Electrons have negative charge, and therefore repel each other. That should mean that their position, and momentum probabilities should get skewed away when in the presence of some other electron. I.e. probabilities of them being close together should be very low.

So, if we send in two electrons at a time towards the slits, the probability that they passed through the same slit should be pretty low. Now I have two questions :

$1)$ What happens if we detect the electrons at one of the slits? If we see only one electron enter that slit, then the other electron must either have gone through the other slit, or not gone in. Does interference still occur?

$2)$ Why do electrons interfere anyway. In the two electron case, they should repel each other, and therefore their interference should greatly decrease, right?

  • $\begingroup$ Your first argument is still stuck in the classical world. Each electron is a wave. Yes, they interact. But why can’t they both go through both slits? Once you assume you can localize one of them you have gone down the wrong path. $\endgroup$ – Jon Custer Aug 8 at 12:08
  • $\begingroup$ As I've said, the electrons repel each other, so that will affect their relative positions. They should not want to stay near each other. In cases of large number of electrons, the repulsive forces will balance out. In case of single electron, the force does not exist. But in cases with few electrons, there is a net repulsive force which will alter their ordinary probability densities. I am not localizing, but minimizing the probability of both electrons entering one slit, due to repulsion. $\endgroup$ – Sohan Biswas Aug 8 at 12:26
  • $\begingroup$ You remain fixated on an electron having a specific position. It doesn’t. Thus neither of the two electrons have a specific position. Yet, they do interact. $\endgroup$ – Jon Custer Aug 8 at 12:32
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    $\begingroup$ Why on Earth is it so hard? Who said anything about specific position? The electrons repel each other. So their position, and momentum probability distributions will be affected. The electrons will have very low probability of appearing close to each other. The probability of finding an electron somewhere will decrease if it is in a position which has a high probability of finding the other electron. Thus, there will be a very low probability of both electrons at the same slit. $\endgroup$ – Sohan Biswas Aug 8 at 12:50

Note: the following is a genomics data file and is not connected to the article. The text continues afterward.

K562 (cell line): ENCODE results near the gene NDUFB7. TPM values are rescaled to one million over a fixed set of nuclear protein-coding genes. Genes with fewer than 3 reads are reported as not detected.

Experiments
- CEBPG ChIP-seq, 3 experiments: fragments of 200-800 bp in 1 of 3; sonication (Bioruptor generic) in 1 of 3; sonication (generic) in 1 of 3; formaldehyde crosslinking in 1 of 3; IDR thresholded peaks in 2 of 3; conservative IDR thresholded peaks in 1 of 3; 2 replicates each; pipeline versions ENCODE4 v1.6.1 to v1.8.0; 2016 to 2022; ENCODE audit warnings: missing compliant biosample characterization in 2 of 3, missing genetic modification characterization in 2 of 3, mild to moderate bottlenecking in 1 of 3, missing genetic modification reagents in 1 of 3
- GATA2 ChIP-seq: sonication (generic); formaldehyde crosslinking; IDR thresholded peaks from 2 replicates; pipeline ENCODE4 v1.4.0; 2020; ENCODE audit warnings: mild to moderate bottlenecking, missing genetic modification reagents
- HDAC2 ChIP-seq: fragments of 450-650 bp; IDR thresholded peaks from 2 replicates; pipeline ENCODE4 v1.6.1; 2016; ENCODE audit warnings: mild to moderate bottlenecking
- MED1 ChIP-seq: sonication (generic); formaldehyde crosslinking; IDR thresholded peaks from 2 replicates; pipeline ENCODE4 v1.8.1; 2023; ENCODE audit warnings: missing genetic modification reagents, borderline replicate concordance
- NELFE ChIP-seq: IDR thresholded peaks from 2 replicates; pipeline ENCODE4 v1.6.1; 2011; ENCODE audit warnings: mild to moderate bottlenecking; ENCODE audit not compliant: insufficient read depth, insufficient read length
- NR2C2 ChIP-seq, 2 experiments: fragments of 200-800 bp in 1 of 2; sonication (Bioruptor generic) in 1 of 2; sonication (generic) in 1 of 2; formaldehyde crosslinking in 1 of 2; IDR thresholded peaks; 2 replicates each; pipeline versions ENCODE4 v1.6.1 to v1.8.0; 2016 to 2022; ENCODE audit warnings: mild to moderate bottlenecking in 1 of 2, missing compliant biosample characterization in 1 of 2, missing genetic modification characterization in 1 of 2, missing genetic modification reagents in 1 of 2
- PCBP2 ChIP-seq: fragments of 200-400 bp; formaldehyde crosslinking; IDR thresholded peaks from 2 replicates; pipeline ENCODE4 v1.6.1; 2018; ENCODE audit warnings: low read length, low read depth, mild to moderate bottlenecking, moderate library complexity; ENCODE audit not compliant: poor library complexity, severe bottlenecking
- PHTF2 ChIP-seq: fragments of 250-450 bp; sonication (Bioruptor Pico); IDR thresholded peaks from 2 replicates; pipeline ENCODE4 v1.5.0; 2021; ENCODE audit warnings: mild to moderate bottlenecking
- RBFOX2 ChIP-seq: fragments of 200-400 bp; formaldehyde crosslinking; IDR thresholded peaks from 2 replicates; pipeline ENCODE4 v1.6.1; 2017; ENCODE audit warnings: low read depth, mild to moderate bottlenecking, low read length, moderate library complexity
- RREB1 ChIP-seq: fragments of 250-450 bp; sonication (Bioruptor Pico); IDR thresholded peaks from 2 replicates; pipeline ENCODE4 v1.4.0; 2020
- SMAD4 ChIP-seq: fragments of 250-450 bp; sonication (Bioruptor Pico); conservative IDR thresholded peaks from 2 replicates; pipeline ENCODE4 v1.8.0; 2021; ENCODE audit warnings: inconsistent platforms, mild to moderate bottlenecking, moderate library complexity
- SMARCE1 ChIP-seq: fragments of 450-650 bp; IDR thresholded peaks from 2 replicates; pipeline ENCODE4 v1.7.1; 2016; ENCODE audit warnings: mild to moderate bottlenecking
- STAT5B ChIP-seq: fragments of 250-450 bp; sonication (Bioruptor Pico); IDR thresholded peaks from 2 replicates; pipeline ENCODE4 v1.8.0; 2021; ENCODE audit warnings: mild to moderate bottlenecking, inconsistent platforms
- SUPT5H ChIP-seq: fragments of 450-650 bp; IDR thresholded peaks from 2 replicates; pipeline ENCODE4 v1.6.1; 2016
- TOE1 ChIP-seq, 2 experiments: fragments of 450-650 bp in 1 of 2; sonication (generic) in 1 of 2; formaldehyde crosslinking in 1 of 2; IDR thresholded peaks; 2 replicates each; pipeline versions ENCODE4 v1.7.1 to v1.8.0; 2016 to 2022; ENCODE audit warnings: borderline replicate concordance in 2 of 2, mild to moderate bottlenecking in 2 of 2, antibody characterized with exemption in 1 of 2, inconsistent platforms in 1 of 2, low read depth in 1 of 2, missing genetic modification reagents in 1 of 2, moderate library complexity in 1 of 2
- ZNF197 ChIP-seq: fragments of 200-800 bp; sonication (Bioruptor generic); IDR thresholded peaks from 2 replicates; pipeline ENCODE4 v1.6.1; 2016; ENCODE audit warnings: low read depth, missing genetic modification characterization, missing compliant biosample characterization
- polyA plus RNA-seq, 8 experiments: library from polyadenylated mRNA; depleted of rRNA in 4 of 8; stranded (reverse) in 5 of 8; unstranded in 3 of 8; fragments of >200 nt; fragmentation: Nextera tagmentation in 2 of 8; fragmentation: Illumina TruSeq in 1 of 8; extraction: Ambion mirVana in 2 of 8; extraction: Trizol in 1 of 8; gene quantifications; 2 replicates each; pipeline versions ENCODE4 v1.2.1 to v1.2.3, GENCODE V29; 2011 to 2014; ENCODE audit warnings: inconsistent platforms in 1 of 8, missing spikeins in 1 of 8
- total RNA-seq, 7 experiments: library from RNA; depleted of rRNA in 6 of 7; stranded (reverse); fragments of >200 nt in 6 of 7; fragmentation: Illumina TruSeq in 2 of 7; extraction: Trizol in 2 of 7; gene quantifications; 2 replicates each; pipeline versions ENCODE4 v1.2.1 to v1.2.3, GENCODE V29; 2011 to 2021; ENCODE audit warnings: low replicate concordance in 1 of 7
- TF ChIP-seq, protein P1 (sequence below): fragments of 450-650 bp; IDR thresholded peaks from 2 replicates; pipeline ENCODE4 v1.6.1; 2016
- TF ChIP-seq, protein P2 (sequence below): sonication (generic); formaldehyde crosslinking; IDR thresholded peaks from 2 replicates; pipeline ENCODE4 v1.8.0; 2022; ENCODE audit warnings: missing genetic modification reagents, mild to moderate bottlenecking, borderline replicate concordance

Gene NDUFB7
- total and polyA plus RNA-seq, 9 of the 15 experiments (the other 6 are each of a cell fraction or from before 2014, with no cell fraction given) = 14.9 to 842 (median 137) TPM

• $\begingroup$ I’m sorry you don’t like being told that you can’t have your cake and eat it too. But that is what you are trying to do. $\endgroup$ – Jon Custer Aug 8 at 13:02

The interference pattern in the double slit experiment does not result from interactions between electrons.

In fact even if you will send the electrons one by one you are still going to get the interference pattern on the screen.

In quantum mechanics particles like the electrons are described by their wave functions and from the wave function all the information about the particle can be obtained.

One of the things that can be obtained from the wave function is the density probability to find the particle in some point in space which is equal to the squared norm of the particle's wave funcion at that point.

Therefore, the propagation of the particle's wave function in space determined the change of the particle's probability density over space.

The probability density must ensure that the probability to find the particle over all space equals to one.

Because of this it will be higher at some regions of space where it is most likely to find the particle and lower at the rest of space where it is not so likely to find the particle.

When you send an electron through the double slits, its wave function propogate through the slits and interfere with itself in such a way that the density probability to find the electron on the screen will follow the interference pattern.

Meaning that the values of the density probability to find the electron will be the highest on the stripes of the interference pattern on the screen which result with the electrons being measured on the stripes of the interference pattern.


It is a misconception that you are shooting multiple electrons at a time. Actually, you are shooting single electrons at a time.

The dot on the screen means that the electron has interacted with the screen atoms. Now the electron's partial waves travel through both slits and interfere with each other.

When the interference is constructive, you will see a dot. When the interference is destructive, you will not.

The interference pattern shows up because the wavefunction shows the probability distribution of electron's position in space, and because the electron and the slits are entangled. All the electrons you shoot are prepared with the same laserpump. The boundary conditions are the same for all electrons. When you repeat the experiment and shoot another electron, it will have the same probability distribution as all the electrons.

  • $\begingroup$ You did not answer my question in the slightest. We can very easily send in two-ish electrons at a time by adjusting frequency of the electron gun, or using two guns. The question is why should they interfere when they repel. Their probability distribution will be affected by the repulsion, since they will tend to stay away from each other. In a stream of electrons, the repulsion force on any one electron can balance out, but not when there are very few electrons, like the two electron case. $\endgroup$ – Sohan Biswas Aug 8 at 11:07

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